In Burkina Faso, food distribution took place in the different sites of Mentao camp for 3,610 refugees in the North, 5,891 in the South and 2,677 in the Centre. The water and sanitation situation in Burkina Faso is also critical. Despite ongoing work in the area, as of 30 June, refugees in Ferrerio site are still receiving the water equivalent of 7lts/person/day. Refugees in Mentao sites are receiving approximately 12lts/person/day, and those in Damba are receiving 14lts/pers./day. UNHCR’s standards for daily water allocation during emergencies are of 10lts/pers/day. However, we should be aiming for 20lts/person/day in stable conditions. Important gaps also exist for the situation of latrines and showers. Currently only 14% of latrines needed to reach the emergency standard of 50 persons per latrine have been built in Ferrerio, the most populated Malian refugee site in Burkina Faso. The standards have been reached in Mentao and Damba. Hygiene promotion activities are ongoing. The improvement of the water and sanitation conditions in Burkina Faso is critical and requires more funding. With the arrival of the rainy season this is a major concern. In mid-June 500 tents have been distributed to the same number of families in North Mentao. In Mauritania, the results of an analysis on water consumption conducted by Solidarite International in Mbera camp indicates that refugees receive a minimum of 9.6 litres of clean water per day. As of June 24, 1,201 communal latrines have been installed by UNHCR, Solidarite international and OXFAM in Mbera camp. The construction of a third borehole was completed during the last week of June. Pumping tests are currently being done. The rehabilitation of 3 water through for livestock has also started. The measles vaccination campaign continues in Fassala for refugees who just arrived, prior to their transfer to Mbera camp. UNHCR recently established a nutrition working group including UNICEF, MSF, ACF, WFP ADICOR and the Ministry of Health. All health actors are now involved in the development of a weekly health data collection system. As of today seven nutritional rehabilitation centres are operational in the refugee camp: one Intensive Nutritional Rehabilitation centre (CRENI), two Nutritional Rehabilitation Centers for Severe Malnutrition (CRENAS) and four Nutritional Rehabilitation centres for Moderate Malnutrition (CRENAM). On 12 June a general food distribution worth one-month was established in the camp for 70,000 refugees. The food basket included rice, pulses, oil, salt, CSB and dates.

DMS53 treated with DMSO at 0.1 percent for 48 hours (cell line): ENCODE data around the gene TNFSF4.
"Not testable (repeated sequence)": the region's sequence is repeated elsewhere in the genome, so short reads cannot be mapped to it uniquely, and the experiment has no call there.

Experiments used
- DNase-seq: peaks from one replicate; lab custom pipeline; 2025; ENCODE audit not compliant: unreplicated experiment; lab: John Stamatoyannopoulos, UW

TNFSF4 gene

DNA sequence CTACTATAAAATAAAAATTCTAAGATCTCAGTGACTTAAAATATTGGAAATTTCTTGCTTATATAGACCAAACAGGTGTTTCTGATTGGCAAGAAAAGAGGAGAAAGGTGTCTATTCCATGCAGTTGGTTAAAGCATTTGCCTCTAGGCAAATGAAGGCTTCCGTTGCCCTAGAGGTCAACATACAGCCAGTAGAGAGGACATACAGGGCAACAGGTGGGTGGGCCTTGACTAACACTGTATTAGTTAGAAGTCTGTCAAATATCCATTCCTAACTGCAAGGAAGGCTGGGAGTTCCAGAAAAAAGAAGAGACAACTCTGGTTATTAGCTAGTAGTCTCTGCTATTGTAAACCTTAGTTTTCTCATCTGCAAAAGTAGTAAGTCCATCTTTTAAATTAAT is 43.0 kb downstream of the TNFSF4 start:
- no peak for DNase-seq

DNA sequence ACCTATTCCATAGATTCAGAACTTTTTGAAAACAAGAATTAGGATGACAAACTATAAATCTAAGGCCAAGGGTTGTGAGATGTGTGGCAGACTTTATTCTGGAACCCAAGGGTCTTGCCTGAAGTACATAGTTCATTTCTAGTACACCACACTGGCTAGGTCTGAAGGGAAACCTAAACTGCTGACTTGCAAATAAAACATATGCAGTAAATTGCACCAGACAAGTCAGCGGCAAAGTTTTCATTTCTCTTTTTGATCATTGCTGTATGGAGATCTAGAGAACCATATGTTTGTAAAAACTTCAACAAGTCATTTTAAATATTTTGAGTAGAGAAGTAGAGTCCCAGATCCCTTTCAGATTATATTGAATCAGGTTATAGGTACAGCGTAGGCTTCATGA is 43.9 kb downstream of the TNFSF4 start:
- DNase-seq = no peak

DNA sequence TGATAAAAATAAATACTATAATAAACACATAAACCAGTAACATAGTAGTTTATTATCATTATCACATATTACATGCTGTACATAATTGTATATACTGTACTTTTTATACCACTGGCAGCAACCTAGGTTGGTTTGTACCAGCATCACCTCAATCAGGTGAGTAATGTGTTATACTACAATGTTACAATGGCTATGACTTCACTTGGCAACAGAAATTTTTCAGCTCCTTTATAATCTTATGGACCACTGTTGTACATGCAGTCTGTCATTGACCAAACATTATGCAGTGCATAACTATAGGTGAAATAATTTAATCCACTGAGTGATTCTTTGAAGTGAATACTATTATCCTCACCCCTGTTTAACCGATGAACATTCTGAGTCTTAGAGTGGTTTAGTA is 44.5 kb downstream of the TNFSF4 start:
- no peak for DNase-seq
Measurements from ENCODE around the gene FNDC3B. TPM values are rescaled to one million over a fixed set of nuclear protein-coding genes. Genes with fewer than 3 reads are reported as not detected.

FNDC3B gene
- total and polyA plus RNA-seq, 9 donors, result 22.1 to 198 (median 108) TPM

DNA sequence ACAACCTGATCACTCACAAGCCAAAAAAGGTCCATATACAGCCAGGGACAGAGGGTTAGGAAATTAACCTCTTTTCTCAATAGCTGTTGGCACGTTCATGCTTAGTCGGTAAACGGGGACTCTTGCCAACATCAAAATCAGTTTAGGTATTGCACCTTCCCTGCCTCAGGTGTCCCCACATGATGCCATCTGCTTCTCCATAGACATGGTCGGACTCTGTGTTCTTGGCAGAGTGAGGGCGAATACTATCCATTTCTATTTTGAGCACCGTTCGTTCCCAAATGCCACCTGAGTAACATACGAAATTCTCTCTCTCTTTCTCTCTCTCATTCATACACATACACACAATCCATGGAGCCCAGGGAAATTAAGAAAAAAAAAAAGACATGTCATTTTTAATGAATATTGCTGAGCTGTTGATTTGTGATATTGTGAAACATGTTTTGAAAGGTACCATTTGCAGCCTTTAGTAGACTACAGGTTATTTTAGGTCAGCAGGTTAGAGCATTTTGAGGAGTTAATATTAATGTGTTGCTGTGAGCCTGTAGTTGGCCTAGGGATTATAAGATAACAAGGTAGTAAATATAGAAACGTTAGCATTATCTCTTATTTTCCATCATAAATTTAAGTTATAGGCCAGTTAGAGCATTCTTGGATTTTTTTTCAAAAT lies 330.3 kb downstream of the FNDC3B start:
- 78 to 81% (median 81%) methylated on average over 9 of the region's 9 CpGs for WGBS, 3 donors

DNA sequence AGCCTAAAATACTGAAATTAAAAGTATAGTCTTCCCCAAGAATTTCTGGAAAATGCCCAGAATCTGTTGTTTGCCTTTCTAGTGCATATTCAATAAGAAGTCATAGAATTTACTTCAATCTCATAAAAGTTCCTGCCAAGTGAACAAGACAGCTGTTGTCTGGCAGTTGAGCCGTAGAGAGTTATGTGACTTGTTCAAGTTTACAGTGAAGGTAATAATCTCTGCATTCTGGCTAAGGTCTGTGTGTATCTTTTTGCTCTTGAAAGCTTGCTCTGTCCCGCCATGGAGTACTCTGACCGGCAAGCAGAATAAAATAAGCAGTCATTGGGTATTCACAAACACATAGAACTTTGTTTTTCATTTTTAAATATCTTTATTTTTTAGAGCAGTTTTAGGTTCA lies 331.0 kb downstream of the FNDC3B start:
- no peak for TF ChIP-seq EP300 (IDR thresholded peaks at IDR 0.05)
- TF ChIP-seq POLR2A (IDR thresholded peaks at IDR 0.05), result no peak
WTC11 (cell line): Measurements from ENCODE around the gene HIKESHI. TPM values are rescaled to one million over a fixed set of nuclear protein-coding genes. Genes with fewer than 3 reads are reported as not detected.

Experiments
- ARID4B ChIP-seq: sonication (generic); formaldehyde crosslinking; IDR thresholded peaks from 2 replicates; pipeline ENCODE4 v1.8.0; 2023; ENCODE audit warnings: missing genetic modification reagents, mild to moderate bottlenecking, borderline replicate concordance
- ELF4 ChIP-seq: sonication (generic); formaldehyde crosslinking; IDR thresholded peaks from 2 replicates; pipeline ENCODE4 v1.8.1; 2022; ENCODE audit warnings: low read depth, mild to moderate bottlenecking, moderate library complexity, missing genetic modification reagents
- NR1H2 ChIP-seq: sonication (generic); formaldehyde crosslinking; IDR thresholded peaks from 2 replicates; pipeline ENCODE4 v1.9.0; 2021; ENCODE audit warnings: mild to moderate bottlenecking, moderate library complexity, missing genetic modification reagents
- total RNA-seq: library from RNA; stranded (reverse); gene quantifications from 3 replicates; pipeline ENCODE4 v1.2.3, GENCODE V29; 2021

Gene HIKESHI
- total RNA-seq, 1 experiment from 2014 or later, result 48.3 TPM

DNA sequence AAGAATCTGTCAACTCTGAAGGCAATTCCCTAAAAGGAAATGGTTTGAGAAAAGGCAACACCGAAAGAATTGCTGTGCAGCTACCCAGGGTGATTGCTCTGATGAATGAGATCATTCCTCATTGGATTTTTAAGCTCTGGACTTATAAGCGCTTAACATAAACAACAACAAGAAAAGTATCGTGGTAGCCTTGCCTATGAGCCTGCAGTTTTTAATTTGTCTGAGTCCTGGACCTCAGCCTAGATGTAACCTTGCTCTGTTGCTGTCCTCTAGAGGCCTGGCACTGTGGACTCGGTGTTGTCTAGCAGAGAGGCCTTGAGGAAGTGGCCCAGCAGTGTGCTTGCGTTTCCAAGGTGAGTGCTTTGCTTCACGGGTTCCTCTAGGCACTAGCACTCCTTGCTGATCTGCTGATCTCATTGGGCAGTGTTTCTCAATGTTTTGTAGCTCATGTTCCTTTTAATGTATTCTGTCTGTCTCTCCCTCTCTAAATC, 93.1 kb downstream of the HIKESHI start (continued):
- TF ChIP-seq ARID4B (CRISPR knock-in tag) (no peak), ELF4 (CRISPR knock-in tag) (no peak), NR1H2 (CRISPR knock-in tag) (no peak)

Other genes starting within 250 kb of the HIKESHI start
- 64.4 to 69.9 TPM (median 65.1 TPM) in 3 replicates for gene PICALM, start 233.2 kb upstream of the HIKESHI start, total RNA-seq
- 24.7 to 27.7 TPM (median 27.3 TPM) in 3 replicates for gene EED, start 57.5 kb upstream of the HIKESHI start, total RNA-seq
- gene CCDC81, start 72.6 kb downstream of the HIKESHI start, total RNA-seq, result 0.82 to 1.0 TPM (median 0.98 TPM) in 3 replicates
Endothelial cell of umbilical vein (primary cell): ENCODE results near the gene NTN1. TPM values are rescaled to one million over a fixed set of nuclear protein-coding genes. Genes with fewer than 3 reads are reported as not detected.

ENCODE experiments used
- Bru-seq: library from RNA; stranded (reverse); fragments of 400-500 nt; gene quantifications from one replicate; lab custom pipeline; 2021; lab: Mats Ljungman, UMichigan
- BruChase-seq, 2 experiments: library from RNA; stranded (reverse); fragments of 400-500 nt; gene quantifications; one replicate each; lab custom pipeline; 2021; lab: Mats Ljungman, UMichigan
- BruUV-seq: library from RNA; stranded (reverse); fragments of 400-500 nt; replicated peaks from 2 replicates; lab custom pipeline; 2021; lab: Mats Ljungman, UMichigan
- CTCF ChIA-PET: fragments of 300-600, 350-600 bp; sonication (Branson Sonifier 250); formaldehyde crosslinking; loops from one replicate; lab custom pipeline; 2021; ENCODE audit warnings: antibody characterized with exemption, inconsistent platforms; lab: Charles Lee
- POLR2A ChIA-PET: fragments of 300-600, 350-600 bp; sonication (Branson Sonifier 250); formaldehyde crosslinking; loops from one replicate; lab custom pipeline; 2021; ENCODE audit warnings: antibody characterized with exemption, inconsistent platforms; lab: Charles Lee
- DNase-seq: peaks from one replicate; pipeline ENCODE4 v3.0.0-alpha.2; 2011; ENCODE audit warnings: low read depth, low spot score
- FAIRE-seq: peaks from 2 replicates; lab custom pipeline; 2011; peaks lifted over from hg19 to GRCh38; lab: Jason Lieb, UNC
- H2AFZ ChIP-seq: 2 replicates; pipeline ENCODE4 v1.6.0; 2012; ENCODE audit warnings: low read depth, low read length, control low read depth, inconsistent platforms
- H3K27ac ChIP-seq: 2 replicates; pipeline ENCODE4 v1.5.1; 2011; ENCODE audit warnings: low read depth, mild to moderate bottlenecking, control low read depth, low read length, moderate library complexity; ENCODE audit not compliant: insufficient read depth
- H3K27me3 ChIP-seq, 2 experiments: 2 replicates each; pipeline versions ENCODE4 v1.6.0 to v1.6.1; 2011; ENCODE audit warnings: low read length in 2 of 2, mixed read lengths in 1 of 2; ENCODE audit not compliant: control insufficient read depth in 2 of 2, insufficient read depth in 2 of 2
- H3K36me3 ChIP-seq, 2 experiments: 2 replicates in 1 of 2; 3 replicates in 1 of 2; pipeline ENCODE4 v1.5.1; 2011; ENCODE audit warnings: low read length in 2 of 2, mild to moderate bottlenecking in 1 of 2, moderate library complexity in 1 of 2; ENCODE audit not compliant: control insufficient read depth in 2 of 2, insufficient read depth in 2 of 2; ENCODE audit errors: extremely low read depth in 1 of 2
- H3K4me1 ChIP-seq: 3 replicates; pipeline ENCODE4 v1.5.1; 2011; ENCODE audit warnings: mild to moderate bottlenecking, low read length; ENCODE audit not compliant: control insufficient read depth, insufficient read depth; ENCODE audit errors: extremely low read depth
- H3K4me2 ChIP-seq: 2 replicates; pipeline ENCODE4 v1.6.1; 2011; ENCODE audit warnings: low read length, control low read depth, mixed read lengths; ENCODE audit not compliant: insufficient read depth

Financial situation